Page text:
At a time when India is expected to witness significant judicial activism in the space of disability rights with incumbent Chief Justice of India DY Chandrachud to make courts , it is pertinent to trace the history of the disability rights movement and underscore its importance.
As we celebrate Human Rights Day, gauging the evolution of disability rights legislation and jurisprudence in India through the decades will help us appreciate how far we have come.
This article, being the first of a series of articles on disability rights, will capture the resistance faced for decades before the first disability legislation was enacted, and the many gaps that persist in implementation of these rights.
Speaking out against a history of silence
While the Constitution of India guarantees to all its citizens equality, liberty, fraternity and prohibits discrimination on the basis of caste, class, religion and sex, there is no explicit mention or recognition given to persons with disabilities (PwDs). One may trace the inception of the disability rights movement in India back to The Proclamation on the Full Participation and Equality of People with Disabilities, which led to The Persons with Disabilities (Equal Opportunities, Protection of Rights and Full Participation) Act, 1995.
This was the result of decades of concerted efforts by Senior Advocate SK Rungta and the National Federation of the Blind.
Through the years, an incremental change one will notice is the shift from a charity-based approach to a rights-based approach adopted while spelling out and enforcing statutory rights of persons with disabilities. Another significant evolution can be attributed to the shift from the medical model of disability that was envisaged in the 1995 Act to the social model of disability coupled with the human rights approach which gained prominence after the United Nations Convention on the Rights of Persons with Disabilities (UNCRPD) and the resulting Rights of Persons with Disabilities Act, 2016. At the global level, the Incheon Strategy of Disability inclusiveness also played a role in giving effect to the 2016 Act.
The first-hand experiences of Rungta play a crucial role in understanding the evolution of the disability rights movement in India. Rungta, who is visually impaired, highlights the many challenges encountered in pioneering the disability rights movement in India decades before the inception of the 1995 Act. He shared that many committees were set up since 1980 to assert the need for a legislation recognizing the rights of PwDs, and shone a light on the bureaucratic difficulties that came along the way in implementing the recommendations laid down in reports by these committees.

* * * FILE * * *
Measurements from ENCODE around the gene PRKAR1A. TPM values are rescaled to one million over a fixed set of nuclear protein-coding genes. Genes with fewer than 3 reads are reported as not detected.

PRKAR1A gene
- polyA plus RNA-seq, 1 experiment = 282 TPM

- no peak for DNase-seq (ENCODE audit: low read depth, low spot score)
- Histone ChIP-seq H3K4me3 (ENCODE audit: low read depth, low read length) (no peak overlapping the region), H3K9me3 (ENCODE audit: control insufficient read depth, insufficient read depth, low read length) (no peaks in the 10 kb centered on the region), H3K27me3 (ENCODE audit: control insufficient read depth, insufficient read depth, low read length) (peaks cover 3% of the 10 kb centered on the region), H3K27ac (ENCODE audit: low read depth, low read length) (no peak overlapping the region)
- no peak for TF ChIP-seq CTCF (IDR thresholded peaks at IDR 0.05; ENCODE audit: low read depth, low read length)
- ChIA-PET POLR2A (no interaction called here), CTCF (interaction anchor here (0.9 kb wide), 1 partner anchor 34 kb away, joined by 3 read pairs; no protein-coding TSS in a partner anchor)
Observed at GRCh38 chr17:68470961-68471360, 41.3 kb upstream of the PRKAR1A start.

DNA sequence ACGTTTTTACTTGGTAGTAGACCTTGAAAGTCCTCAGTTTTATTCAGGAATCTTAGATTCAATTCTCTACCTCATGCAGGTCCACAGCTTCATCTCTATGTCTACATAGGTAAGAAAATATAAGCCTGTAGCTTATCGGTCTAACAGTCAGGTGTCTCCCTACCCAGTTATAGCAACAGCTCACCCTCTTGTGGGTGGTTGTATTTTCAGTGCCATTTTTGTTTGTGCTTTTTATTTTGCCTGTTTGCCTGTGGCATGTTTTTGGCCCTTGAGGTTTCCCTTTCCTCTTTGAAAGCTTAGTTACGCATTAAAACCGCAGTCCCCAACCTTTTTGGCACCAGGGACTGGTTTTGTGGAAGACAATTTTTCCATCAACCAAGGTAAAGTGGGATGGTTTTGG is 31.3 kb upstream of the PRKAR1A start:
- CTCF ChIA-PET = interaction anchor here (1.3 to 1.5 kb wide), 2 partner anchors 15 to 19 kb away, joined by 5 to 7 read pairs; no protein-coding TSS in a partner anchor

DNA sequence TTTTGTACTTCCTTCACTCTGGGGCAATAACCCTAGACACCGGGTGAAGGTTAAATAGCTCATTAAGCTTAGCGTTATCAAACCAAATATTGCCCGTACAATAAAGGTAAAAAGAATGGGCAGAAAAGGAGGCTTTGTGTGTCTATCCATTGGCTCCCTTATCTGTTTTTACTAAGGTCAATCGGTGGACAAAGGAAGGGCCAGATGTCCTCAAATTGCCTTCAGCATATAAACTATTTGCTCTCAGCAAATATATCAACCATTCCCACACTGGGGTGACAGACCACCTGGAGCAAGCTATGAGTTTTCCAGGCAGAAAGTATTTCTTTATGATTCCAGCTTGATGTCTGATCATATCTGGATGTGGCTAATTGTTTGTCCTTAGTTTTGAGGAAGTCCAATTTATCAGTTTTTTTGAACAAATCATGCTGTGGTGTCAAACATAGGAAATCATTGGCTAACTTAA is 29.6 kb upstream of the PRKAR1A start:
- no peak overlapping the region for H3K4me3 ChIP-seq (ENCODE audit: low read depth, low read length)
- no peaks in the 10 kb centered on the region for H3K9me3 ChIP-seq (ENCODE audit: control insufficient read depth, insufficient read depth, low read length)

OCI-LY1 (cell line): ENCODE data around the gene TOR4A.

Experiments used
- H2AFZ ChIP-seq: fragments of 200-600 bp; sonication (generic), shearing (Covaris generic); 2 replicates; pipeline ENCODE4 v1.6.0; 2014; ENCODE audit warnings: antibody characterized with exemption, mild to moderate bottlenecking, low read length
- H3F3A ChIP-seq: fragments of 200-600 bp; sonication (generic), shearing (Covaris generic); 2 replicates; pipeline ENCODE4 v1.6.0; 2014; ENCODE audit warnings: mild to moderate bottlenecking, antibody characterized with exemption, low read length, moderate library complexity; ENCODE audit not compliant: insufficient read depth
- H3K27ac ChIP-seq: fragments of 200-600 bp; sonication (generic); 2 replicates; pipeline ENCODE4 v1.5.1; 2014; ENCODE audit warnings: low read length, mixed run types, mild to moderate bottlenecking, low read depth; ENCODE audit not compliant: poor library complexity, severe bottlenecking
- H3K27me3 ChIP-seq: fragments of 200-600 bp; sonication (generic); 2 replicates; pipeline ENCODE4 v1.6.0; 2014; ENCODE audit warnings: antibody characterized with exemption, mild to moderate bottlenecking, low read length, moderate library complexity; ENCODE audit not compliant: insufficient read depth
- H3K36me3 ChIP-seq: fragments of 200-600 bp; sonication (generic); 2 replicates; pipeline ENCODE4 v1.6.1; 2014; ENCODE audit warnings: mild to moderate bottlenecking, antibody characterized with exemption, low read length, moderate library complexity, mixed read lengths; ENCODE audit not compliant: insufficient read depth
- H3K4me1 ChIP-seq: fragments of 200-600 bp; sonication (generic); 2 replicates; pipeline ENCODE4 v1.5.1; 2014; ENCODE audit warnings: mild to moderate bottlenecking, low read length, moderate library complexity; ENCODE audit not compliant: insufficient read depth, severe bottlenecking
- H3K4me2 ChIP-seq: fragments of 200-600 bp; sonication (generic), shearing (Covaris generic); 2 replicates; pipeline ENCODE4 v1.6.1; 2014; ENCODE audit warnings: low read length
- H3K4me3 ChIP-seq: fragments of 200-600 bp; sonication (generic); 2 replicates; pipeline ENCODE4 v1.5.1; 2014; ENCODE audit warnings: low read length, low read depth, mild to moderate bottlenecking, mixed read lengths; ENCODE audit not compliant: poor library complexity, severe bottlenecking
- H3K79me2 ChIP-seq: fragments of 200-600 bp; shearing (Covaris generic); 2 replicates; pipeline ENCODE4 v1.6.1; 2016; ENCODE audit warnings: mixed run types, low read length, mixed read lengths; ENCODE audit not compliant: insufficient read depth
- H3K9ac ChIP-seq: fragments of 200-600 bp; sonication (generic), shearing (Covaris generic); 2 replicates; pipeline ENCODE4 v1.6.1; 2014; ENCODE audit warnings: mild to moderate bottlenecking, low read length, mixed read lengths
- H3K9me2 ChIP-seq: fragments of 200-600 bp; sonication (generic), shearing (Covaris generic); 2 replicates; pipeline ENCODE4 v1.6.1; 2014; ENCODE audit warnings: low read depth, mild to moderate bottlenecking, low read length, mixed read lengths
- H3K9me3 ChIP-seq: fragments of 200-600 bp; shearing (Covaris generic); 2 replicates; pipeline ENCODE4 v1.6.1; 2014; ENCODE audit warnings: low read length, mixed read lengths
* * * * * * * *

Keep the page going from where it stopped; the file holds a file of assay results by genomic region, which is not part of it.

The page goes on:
Reminiscing the early days of the disability rights movement in India and the challenges that ensued at every step, Rungta shared,
“The national movement on disability rights dates back to 1980. For the first time, my organization, the National Federation of the Blind (NBF), organized a demonstration demanding legislation on the rights of PwD in general and blind in particular - in the areas of employment and education. The greatest challenge was shifting the basis of policies as charity to acknowledging the rights of PwDs on equal footing as others. For instance, education for children or adults with disabilities was the responsibility of the State and this was being done through the grants in aid - the NGOs, through special schools, without substantial grants. Teachers weren’t paid at par with their counterparts at other schools. Employment was considered far-fetched, as the perception was that PwDs cannot be employed in mainstream sectors.”
Rungta reminisced the many attempts made by NBF since March 1980 to draw the attention of the government to rights of PwDs.
“On March 15, 1980, we organized a large demonstration at the national level to draw the attention of the government on the International Day of Disabled Persons (3rd Saturday of March). We were to go to the Prime Minister’s house but were stopped with lathi charge - it became international headlines. Thereafter, we met Indira Gandhi, and we had a long discussion with her on March 25, 1980. Then for the first time, the government in May 1980 recognized that there is a need to explore the feasibility of legislation for rights of persons with disabilities."
Senior Advocate SK Rungta
After this, several committees were constituted. The first, under the leadership of Lal Advani, a blind officer on special duty at the Ministry of Social Welfare, never met. This led to another agitation in August 1980, which culminated into a written agreement for another committee constituted under the chairmanship of Rama Devi. Several meetings were held, and reports were shared pressing for a legislation.
“During this period in 1980, I drafted a Bill on Rights of Persons with Disabilities in employment which was introduced in Rajya Sabha as a private member bill by Prof Madhu Dhandavate. A thinking started from there in the government and there was a visible recognition of the rights of PwDs. The biggest stumbling block was that PwDs had a right to equality and non-discrimination, but it was not specifically provided in the Constitution. We recognized this in the Committee and decided that through the statute, we should extend it to PwDs so that no one will be discriminated against on the ground of disability,” Rungta recounted.
Due to resistance from the government in considering the committee’s recommendations, another committee was constituted under the chairmanship of former Supreme Court judge, Justice Baharul Islam which provided a detailed outline of the proposed law in 1989.